I don’t. The frugal former farmgirl part of me is uncomfortable with impractical spending. Why spend money on a luxury that will die in a few days?
Praises be, I raised a city daughter who thinks differently. She willingly spends money on touches of beauty: plants with character, fresh flowers and unique throw pillows. (Frugal former farmgirl says, Throw pillows? Useless!)
Last week my daughter brought home pussy willows.
Boom! She transported me back to my childhood farm near a wooded area where pussy willows grew wild. In my barn-chore gum rubber boots, I’d walk through the soggy marshland in the spring and run my fingers over the soft pussy willow buds.
I wondered how many people in our oh-so-urban society are lucky enough to have such a beautiful memory. I felt privileged and full of gratitude.
My daughter, spending her money so willingly, bought more than fresh flowers. She bought a long-forgotten cherished memory, an appreciation for my carefree childhood, and gratitude for how her different approach to life makes mine richer.
Those aren’t luxuries, and they won’t die in a few days.
Sometimes when words won’t flow, I use a writing prompt. One of those prompts involves finding a certain page, in a certain book, on a certain shelf.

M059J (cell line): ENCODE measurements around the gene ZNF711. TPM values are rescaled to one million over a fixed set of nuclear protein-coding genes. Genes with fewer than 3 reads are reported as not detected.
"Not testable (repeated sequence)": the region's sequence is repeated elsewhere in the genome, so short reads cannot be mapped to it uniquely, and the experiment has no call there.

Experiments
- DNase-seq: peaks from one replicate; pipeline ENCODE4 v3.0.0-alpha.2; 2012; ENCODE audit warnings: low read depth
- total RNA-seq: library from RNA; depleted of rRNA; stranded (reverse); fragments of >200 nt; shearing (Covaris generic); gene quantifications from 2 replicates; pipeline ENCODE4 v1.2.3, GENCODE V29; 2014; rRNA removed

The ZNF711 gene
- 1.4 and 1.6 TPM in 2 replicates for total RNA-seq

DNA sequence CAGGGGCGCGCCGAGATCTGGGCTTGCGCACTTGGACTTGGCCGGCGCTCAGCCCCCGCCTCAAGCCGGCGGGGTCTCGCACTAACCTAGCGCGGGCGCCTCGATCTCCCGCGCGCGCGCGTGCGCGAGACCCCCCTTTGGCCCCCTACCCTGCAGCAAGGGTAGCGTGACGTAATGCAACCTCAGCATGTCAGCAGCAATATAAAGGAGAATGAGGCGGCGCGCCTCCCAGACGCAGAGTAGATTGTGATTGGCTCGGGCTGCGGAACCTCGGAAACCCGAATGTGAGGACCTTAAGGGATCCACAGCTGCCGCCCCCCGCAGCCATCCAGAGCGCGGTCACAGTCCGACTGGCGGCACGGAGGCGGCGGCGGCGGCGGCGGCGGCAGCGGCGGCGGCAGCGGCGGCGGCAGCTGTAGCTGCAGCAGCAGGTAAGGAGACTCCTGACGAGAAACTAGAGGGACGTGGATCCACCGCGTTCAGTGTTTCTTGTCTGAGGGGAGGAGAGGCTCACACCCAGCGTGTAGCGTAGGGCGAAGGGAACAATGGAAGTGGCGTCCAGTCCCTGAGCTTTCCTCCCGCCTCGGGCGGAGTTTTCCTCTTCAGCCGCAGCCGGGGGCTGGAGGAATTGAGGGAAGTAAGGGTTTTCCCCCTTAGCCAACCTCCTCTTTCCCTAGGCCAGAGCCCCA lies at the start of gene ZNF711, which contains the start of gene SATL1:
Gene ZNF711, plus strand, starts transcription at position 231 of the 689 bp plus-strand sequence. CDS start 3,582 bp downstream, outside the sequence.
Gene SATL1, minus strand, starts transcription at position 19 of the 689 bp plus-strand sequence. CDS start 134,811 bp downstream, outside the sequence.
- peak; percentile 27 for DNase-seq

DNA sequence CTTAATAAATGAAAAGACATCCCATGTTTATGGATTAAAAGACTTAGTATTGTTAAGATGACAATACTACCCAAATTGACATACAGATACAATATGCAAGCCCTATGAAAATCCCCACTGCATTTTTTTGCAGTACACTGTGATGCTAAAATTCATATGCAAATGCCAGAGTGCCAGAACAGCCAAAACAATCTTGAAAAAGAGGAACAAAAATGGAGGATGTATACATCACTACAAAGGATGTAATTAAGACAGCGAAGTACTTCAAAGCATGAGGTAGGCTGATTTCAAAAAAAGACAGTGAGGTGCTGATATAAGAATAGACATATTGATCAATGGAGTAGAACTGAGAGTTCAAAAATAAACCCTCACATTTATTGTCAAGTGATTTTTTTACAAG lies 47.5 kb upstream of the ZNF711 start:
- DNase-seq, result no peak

“Top shelf, third book from the right, page 56.”
I went to my office and looked at the top shelf. Among other books were some that contain short stories of mine. “Huh, what are the odds that the third book to the right is one of those?” I asked myself.
I counted and the Blood Is Thickeranthology, which contains one of my short stories, was third from the right. “That’s pretty amazing,” I thought, “but what are the odds that my story is on page 56?”
I opened the book and flipped to the right page. Yep. My story was there.
The line that stood out: “NOTE TO SELF: Those are pretty good odds.”
The title of my story?
Beating the Odds
I guess I’m supposed to write that even if something seems unlikely, if you set yourself in motion, you might beat the odds—and have a laugh while you’re at it.